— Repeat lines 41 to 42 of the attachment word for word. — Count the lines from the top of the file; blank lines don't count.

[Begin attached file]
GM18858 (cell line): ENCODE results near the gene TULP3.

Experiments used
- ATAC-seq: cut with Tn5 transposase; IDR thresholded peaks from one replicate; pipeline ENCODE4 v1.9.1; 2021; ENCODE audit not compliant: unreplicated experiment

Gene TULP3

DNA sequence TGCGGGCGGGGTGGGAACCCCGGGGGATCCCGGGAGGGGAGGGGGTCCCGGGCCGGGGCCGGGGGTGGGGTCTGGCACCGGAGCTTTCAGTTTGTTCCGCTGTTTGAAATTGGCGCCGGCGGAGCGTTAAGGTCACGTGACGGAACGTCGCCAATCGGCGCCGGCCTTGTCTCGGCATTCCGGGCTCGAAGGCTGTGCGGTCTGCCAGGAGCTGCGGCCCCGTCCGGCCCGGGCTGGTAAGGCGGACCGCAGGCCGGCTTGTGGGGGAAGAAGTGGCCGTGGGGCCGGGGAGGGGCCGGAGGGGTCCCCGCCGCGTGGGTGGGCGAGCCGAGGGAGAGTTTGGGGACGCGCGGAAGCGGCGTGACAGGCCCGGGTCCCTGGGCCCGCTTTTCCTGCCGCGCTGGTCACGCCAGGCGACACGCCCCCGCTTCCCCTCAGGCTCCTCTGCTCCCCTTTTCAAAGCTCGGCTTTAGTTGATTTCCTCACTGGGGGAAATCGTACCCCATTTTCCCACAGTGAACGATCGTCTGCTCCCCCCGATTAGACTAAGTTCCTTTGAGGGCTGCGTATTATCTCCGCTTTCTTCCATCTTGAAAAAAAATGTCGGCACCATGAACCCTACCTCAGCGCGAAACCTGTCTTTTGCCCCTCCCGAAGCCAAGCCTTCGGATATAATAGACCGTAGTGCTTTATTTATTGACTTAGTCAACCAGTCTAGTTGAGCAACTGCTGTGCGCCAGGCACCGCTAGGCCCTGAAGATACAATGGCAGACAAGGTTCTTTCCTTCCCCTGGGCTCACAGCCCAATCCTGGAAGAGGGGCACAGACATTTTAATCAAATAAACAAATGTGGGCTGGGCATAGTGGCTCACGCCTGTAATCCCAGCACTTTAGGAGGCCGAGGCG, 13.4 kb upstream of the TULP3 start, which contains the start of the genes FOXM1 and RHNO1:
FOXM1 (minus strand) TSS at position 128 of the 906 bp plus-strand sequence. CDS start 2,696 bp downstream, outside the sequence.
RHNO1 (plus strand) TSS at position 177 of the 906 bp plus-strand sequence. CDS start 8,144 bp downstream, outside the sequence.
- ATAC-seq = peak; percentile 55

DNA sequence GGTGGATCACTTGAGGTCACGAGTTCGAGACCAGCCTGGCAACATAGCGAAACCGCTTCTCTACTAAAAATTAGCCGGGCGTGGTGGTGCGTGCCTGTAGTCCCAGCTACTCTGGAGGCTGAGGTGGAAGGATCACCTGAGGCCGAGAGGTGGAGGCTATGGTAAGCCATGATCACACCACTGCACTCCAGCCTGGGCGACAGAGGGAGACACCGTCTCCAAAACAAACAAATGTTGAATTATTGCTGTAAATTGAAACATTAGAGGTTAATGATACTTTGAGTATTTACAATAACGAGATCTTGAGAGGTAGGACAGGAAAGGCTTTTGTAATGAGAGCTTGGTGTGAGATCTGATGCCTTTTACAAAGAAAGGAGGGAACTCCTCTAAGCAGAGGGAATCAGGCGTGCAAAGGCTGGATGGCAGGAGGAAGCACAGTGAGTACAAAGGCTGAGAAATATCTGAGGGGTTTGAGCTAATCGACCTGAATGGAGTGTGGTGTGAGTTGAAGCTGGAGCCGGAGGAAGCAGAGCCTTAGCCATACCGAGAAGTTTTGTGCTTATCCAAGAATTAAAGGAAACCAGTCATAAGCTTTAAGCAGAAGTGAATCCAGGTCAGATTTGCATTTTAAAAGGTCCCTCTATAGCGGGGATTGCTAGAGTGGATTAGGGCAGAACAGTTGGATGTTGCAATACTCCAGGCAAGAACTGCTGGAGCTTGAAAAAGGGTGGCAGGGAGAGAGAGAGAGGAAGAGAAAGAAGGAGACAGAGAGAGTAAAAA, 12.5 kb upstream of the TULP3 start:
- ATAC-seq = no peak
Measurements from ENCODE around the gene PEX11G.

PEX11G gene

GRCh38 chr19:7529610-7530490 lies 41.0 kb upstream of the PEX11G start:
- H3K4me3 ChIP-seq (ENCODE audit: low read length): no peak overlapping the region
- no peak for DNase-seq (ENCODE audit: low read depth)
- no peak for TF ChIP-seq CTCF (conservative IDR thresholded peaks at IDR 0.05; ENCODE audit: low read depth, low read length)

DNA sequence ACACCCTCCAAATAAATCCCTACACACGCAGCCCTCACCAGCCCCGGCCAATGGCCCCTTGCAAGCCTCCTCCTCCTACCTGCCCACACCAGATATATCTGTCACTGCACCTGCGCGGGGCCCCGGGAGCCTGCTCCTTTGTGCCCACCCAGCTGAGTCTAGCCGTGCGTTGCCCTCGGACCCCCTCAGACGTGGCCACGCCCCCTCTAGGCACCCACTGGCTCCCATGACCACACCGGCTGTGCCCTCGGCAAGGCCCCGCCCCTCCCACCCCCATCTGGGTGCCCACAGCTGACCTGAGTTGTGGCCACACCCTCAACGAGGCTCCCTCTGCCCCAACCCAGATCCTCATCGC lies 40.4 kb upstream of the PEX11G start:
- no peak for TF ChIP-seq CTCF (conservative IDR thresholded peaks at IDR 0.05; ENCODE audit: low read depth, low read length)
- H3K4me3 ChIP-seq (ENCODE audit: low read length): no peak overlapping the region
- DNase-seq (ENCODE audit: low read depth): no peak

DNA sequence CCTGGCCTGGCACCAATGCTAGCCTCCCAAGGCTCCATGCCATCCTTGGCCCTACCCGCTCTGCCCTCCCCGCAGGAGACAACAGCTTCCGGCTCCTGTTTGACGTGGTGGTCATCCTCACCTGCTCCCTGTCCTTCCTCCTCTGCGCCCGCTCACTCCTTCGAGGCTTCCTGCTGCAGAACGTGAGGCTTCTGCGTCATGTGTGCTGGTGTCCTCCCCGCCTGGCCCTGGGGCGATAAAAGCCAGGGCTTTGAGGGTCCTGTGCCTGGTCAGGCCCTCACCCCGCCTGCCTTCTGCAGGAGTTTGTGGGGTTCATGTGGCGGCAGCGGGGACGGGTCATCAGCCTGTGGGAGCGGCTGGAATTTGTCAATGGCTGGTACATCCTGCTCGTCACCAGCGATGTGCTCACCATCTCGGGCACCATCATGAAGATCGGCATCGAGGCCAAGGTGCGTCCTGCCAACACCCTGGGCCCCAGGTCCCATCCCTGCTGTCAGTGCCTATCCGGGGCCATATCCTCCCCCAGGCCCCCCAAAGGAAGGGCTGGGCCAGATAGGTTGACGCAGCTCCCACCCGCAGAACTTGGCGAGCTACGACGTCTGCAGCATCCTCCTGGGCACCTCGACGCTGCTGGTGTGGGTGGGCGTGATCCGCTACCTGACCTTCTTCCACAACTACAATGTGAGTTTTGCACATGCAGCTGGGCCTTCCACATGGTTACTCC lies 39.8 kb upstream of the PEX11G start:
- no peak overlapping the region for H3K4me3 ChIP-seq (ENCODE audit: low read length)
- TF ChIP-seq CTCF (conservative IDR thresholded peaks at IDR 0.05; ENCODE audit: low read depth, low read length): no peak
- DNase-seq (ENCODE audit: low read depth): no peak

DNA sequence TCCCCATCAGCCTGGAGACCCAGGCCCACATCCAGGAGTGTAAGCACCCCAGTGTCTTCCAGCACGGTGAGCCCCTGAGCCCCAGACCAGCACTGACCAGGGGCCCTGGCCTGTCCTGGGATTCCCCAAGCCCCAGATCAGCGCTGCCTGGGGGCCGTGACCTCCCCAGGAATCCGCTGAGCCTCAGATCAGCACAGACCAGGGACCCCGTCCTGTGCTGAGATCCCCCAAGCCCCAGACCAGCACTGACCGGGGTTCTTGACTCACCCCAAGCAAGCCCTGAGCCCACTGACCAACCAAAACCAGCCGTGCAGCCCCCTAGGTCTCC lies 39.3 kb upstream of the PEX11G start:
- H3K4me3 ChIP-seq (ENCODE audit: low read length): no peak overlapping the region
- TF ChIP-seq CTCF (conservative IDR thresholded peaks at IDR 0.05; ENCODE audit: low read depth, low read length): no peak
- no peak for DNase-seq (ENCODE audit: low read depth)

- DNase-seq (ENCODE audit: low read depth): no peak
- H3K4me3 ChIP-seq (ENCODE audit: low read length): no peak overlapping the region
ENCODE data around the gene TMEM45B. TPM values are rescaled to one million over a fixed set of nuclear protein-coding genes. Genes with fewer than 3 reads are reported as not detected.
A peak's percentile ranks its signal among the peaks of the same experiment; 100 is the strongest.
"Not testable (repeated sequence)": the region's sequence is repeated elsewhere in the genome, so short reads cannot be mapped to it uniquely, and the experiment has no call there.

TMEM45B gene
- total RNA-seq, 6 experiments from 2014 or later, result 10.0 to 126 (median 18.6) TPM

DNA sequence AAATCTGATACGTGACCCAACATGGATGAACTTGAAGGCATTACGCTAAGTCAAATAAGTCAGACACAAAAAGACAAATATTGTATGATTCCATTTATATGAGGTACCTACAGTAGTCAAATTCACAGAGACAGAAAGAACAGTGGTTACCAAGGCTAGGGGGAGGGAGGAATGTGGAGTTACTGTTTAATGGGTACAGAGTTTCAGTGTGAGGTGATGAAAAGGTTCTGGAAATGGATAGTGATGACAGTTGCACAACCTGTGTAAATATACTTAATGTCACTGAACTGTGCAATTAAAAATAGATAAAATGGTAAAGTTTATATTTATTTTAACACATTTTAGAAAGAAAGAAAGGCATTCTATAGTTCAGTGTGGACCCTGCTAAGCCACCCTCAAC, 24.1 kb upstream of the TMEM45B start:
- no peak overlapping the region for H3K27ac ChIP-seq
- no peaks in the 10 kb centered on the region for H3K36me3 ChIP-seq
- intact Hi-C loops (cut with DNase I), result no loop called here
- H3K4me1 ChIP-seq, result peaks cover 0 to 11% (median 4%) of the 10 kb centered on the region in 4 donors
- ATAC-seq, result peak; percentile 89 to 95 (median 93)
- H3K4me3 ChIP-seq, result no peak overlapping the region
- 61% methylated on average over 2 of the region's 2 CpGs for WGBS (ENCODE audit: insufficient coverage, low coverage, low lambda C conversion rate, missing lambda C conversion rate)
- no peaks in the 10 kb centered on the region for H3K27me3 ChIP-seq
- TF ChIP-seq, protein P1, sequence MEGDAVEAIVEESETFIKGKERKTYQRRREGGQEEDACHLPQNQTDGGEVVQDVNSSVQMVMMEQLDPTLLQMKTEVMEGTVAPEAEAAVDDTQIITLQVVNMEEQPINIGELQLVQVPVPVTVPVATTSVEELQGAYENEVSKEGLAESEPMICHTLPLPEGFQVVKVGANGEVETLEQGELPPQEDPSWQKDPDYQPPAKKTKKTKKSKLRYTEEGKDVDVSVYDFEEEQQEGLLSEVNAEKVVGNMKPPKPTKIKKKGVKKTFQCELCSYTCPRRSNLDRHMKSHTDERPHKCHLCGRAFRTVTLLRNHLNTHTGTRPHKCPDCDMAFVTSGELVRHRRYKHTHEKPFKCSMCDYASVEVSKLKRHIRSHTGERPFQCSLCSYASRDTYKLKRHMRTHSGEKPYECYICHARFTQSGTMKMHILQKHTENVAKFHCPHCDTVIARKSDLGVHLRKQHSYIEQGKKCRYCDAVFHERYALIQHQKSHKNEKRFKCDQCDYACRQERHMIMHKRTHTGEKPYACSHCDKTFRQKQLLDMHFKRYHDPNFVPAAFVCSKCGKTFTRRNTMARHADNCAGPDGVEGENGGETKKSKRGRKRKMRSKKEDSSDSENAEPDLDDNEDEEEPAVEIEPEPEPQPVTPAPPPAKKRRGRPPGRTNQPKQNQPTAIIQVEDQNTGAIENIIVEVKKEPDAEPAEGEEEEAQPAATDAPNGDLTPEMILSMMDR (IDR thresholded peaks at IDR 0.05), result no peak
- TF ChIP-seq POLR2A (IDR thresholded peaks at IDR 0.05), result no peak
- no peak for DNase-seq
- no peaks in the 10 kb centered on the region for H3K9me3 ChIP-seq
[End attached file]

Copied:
- ATAC-seq, result peak; percentile 89 to 95 (median 93)
- H3K4me3 ChIP-seq, result no peak overlapping the region